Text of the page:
US Federal Reserve chairman Ben Bernanke spoke on Nov 06, 2010, at a conference held by the Federal Reserve Bank of Atlanta to commemorate the centennial of the Fed's birth, which was shrouded in secrecy on Jekyll Island in Georgia.
The conference took place at the Jekyll Island Club Hotel on Jekyll Island, Georgia - - the same building where the 1910 meeting occurred.
In the 1830s, the US Congress with the support of President Andrew Jackson, refused to renew the charter of the then central bank, the Second Bank of the United States.
The secrecy of the 1910 Jekyll Island meeting, has fed many conspiracy theories about the birth of the central bank, which Finfacts outlined last year:
The Federal Reserve and the paranoid style in American Politics
The following is a summary on the birth of the Fed from the Federal Reserve Bank of Atlanta:
Meetings can have lasting meaning, and a meeting on Jekyll Island, Georgia, 100 years ago this month was an important moment in the evolution of U.S. central banking. That meeting is also the reason for the gathering being held here today. An important outcome of the 1910 meeting was a proposal for an institution with multiple branches, which became the model for the Federal Reserve System.
The Aldrich-Vreeland Act of 1908: After a series of financial panics culminating in the Panic of 1907, Congress passed the Aldrich-Vreeland Act in 1908. This act established an eighteen-member National Monetary Commission chaired by Senator Nelson Aldrich of Rhode Island. The commission was charged with finding a way to reform the nation's monetary system. Progress toward that proposal began with the commission taking trips to major European banking centers and holding hearings in the United States. But by 1910 the commission could not agree on a plan.
The Jekyll Island Meeting of 1910: Aldrich then took matters into his own hands, meeting secretly with a group of bankers on Jekyll to formulate a plan. The group included Henry Davison, Frank Vanderlip, and Paul Warburg; also present were Aldrich's secretary, Arthur Shelton, and A. Piatt Andrew, a Treasury official. Warburg's attendance was critical because of his knowledge of European banking practices. Aldrich was well aware that his meeting with bankers outside of the commission proceedings would generate controversy; for this reason, the group met in private at a remote location.
Over the years, the clandestine nature of the meeting has been criticized as allowing undue Wall Street influence over the founding of the U.S. central bank. However, the meeting itself was just one step in the process that led to the creation of the Federal Reserve.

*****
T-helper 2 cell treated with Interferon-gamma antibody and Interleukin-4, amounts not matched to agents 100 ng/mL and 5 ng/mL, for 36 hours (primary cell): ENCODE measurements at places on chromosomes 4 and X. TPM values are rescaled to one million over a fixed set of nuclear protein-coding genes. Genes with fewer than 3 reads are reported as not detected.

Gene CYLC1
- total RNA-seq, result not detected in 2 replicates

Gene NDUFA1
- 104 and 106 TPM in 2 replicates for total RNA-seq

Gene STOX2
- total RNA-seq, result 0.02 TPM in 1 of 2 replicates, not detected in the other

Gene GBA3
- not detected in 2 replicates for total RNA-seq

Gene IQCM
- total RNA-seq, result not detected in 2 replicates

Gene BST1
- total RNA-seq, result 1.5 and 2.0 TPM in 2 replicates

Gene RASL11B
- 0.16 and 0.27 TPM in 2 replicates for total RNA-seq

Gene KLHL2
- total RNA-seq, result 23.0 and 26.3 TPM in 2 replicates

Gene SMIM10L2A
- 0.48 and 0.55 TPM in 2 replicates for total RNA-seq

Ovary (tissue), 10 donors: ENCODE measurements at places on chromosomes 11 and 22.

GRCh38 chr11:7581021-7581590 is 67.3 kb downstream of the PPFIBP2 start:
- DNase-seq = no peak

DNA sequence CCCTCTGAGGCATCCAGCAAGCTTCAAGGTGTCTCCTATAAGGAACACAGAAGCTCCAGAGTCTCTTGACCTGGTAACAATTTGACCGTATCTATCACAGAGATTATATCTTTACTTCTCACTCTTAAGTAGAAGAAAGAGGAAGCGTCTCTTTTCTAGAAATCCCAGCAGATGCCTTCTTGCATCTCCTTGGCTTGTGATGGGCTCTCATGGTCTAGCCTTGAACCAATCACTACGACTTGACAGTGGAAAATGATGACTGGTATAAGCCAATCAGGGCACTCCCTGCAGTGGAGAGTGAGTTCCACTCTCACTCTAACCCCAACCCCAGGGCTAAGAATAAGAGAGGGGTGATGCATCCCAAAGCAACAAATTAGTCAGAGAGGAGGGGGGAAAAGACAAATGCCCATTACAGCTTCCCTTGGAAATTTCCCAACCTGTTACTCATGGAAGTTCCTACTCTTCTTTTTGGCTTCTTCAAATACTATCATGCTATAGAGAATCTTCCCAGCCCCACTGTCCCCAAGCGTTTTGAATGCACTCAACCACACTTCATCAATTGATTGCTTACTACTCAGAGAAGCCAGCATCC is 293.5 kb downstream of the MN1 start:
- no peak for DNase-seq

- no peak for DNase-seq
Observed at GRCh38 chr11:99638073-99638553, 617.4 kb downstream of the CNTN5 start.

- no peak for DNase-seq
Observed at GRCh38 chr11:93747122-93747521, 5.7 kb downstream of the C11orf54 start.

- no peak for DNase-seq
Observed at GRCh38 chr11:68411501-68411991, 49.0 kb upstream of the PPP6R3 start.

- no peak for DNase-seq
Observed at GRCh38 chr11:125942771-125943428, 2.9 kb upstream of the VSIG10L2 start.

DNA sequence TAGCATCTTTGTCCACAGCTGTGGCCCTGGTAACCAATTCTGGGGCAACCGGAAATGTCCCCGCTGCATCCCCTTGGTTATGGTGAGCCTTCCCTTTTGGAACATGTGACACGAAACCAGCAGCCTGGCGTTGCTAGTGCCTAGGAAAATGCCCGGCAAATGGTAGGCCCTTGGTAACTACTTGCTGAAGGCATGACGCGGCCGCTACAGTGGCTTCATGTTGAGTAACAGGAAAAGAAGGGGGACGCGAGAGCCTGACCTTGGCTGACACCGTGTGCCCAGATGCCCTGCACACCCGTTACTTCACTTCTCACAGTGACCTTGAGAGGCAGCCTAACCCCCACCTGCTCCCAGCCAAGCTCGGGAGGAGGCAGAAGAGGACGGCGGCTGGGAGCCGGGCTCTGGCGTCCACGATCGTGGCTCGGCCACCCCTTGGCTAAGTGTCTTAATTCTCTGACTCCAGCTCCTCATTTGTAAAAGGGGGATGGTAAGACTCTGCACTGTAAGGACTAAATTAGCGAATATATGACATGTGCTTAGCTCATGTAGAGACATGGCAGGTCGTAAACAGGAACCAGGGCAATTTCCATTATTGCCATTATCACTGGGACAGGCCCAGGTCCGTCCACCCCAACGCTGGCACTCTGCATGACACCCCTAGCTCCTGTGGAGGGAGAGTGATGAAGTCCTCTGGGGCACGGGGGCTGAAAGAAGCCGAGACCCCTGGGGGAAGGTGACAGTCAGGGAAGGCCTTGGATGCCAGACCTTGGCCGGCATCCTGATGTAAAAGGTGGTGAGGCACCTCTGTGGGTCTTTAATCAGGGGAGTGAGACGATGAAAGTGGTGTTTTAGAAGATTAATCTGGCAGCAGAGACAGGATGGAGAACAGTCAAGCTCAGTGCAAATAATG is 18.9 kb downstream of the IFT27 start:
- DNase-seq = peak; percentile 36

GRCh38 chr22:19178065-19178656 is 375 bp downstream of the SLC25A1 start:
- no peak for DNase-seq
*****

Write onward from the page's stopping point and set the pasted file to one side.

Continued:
The Aldrich Plan: What emerged from the Jekyll meeting was the so-called Aldrich Plan, which was presented to the National Monetary Commission as a legislative blueprint.
The Aldrich Plan was a catalyst for debate about the role of the government and banking in the central bank's governance. The plan, and the bill that followed in 1912, proposed that a National Reserve Association would function as the U.S. central bank. The association would consist of a federation of regional bank associations, each presided over by boards of directors elected by local banks. This diffuse governance represented a departure from the centralized governance of European central banks. Aldrich's proposed central bank would promote macroeconomic stability. The proposals that came out of the Jekyll meeting remained the core of the subsequent steps in the creation of the Federal Reserve.
Aldrich put forward his central banking bill to the U.S. Senate in January 1912. The Senate did not act on it.
The Glass-Owen Bill: After the election of Woodrow Wilson in 1912, Congressman Carter Glass of Virginia assumed leadership of monetary reform. Glass had served for ten years as a minority member of the House Banking and Currency Committee and had led an investigation into concentration of power on Wall Street. Also working on monetary reform was Oklahoma Senator Robert L. Owen.
The Glass-Owen Bill kept the key macroeconomic stabilization mechanisms of the Aldrich Plan, but it differed in terms of the proposed institution's structure and governance. The Glass-Owen Bill provided for eight to twelve districts, with a reserve bank in each district—a departure from the Aldrich Bill, which called for fifteen districts, with a central bank branch in each. However, the most salient difference was the governance of the central bank. The debate about a U.S. central bank had been mired in disagreements about who would control the system—bankers or appointed government officials. The Glass-Owen bill limited banking interest representation. Of the nine-member reserve bank board of directors, only three could be bankers. Three other directors engaged in commerce, industry, or agriculture were to be elected by bankers, and the remaining three directors were to be named by the Federal Reserve Board in Washington, D.C.
The bill also identified the Federal Reserve Board as the controlling agency. The Board was made up of two ex officio members—the Secretary of the Treasury and the Comptroller of the Currency—and five other members appointed by the president and confirmed by the Senate.
The Federal Reserve Act of 1913: The reconciled bill was passed as the Federal Reserve Act and signed into law by President Wilson in 1913, and the twelve Reserve Banks opened about a year later.